Abri Faravel: Photos of Prehistoric Rock Paintings

Abri Faravel

Abri Faravel map

(Image credit: C. Defrasne)

The highest known rock art is on a plateau in the French Southern Alps, located in the box on this map. Abri Faravel is a small rock shelter with several red rock paintings inside, including a series of parallel lines and what appears to be two deer or other animals facing each other. The site is at nearly 7,000 feet (2,133 meters) above sea level. [Read the full story on Abri Faravel]

Prehistoric Art

Abri Faravel, Prehistoric Art

(Image credit: C. Defrasne)

The rock paintings at Abri Faravel, shown on the left in normal light and on the right with digital enhancement. The paintings are simple and depict a series of parallel lines along with two animal figures. [Read the full story on Abri Faravel]

The Faravel plateau

The Faravel plateau

(Image credit: K. Walsh)

The Faravel plateau, viewed from the north, with an arrow showing the location of Abri Faravel. The rock shelter shows archaeological evidence of use starting in the middle Stone Age (between about 10,000 and 5,000 B.C.) extending all the way into the Middle Ages. [Read the full story on Abri Faravel]

Above Treeline

Abri Faravel, Above Treeline

(Image credit: Loic Damelet, CNRS/Centre Camille Jullian)

A view of the Faravel plateau and Abri Faravel from the southeast, with an arrow pinpointing the rock shelter. The shelter isn't the only sign of human habitation on the plateau. Archaeologists have also found flint tools, pottery shards and even Medieval metalwork. Stone buildings were erected in the Bronze Age, perhaps for use as animal pens or by cheese-makers. [Read the full story on Abri Faravel]

Rock Shelter Collage

Abri Faravel, Rock Shelter Collage

(Image credit: K. Walsh)

This collage shows views from in and around the Abri Faravel rock shelter. Though the overhang is now above treeline, it likely would have been at the edge of a forest during the Stone Age, making it a good spot for hunters to watch for game. The rock paintings are visible in middle-right photograph, which shows the view from inside the shelter. [Read the full story on Abri Faravel]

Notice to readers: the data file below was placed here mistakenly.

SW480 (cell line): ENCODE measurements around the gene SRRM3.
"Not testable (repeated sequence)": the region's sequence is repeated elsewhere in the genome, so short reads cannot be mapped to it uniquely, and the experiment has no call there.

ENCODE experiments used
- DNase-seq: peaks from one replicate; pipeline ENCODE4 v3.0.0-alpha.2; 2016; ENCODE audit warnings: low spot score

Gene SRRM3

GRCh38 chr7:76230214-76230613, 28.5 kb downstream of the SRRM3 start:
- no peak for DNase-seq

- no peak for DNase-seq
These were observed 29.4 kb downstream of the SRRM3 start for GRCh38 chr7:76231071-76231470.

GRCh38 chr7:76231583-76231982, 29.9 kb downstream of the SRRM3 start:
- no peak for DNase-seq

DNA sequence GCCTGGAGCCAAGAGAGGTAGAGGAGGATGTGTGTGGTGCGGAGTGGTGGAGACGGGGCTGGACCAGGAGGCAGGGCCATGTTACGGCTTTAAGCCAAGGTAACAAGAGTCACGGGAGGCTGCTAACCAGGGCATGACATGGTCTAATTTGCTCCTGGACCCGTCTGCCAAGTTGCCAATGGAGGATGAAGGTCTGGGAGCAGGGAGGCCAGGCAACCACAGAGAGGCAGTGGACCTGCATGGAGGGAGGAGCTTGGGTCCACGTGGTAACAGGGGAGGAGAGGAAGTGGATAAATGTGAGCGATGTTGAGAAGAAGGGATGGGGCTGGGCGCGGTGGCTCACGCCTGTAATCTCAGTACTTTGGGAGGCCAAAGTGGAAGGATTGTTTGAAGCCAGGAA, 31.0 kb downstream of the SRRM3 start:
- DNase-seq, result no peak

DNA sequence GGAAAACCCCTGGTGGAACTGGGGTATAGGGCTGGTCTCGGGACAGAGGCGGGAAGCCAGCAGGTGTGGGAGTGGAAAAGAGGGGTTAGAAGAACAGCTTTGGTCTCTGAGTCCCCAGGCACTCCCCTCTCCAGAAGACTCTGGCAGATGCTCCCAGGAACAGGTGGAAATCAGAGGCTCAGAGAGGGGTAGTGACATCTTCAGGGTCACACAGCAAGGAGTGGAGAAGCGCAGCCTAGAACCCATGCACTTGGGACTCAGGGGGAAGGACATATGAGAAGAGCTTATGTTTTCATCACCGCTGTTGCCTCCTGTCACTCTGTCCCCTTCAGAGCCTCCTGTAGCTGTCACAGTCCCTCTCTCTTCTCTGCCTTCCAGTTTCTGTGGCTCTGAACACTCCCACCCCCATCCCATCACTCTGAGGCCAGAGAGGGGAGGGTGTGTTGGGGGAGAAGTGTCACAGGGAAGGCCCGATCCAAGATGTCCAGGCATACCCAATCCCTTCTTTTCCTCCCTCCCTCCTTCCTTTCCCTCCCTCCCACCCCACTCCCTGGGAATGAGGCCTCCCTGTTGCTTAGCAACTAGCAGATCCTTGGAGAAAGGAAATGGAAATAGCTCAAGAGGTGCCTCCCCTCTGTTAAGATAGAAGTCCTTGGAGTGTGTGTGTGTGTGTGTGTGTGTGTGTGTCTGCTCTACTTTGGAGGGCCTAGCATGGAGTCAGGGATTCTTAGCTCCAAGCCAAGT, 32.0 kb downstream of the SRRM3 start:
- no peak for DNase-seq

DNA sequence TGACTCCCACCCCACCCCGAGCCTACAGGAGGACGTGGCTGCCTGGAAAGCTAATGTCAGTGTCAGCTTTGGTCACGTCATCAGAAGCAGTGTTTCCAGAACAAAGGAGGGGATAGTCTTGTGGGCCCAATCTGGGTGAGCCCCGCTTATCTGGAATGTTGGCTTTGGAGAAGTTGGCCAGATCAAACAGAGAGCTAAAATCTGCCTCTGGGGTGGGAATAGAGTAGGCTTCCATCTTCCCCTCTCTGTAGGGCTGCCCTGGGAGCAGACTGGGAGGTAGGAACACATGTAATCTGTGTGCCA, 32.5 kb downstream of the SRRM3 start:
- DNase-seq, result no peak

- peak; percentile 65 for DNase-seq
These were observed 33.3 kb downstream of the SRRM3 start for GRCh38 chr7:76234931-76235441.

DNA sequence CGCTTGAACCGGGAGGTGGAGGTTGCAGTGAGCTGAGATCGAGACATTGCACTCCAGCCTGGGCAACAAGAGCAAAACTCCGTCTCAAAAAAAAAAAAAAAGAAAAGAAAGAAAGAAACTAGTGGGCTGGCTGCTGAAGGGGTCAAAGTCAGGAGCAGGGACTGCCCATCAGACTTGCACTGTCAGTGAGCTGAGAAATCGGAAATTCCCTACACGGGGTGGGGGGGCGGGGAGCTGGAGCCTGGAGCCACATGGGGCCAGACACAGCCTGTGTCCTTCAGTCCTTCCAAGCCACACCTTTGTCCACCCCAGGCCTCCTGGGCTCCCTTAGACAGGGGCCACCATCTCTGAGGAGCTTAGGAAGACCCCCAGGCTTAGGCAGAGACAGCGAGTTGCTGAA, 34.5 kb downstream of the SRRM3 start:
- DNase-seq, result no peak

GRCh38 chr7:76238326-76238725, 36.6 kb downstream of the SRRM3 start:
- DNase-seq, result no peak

Enhanced Rock Art

Abri Faravel, Enhanced Rock Art

(Image credit: Loïc Damelet, CNRS/Centre Camille Jullian; enhancement: C. Defrasne)

A view of the rock paintings from the interior of the Abri Faravel rock shelter. The colors have been enhanced for contrast. These paintings were first discovered in 2010 and are the highest-elevation rock art ever known. [Read the full story on Abri Faravel]

Scanning the Rock

Abri Faravel, Scanning the Rock

(Image credit: K. Walsh)

Researchers had to use car batteries to power their lights in order to capture 3D digital images of the rock shelter and the paintings. They published their results in the journal Internet Archaeology on May 25, 2016, including a 3D digital model that users can navigate through to understand the landscape. [Read the full story on Abri Faravel]

Laser scan at Abri Faravel

Abri Faravel

(Image credit: K. Walsh)

Researchers conduct a laser scan near the Abri Faravel rock shelter to capture the area's topography. In the Neolithic (5500 B.C. to 2800 B.C.), people farmed the valleys below the plateau and apparently used the higher elevations as hunting grounds, based on finds like arrowheads and a stone ax. [Read the full story on Abri Faravel]

High-Altitude Archeaology

Abri Faravel, High-Altitude Archeaology

(Image credit: V. Dumas, F. Mocci and K. Walsh)

This map shows the distribution of high-altitude archaeological sites near Faravel (which can be seen in the center-right of the map). Researchers study these sites to understand how prehistoric peoples used these relatively unwelcoming environments. [Read the full story on Abri Faravel]

Mesolithic Treeline

Abri Faravel, Mesolithic Treeline

(Image credit: K. Walsh)

A virtual reconstruction of the treeline in the Mesolithic, which would have been slightly higher than the Abri Faravel rock shelter. Mesolithic hunters might have used the shelter as a place to wait for game coming out of the forests and headed toward nearby streams. [Read the full story on Abri Faravel]

Stone Axe

Abri Faravel, Stone Axe

(Image credit: Guillaume Contini)

A Neolithic (5500 B.C. to 2800 B.C.) stone axe found not far from Abri Faravel. Finds like this suggest that people hunted for game in the mountains even as they farmed the valleys below. [Read the full story on Abri Faravel]

Stephanie Pappas
Live Science Contributor

Stephanie Pappas is a contributing writer for Live Science, covering topics ranging from geoscience to archaeology to the human brain and behavior. She was previously a senior writer for Live Science but is now a freelancer based in Denver, Colorado, and regularly contributes to Scientific American and The Monitor, the monthly magazine of the American Psychological Association. Stephanie received a bachelor's degree in psychology from the University of South Carolina and a graduate certificate in science communication from the University of California, Santa Cruz.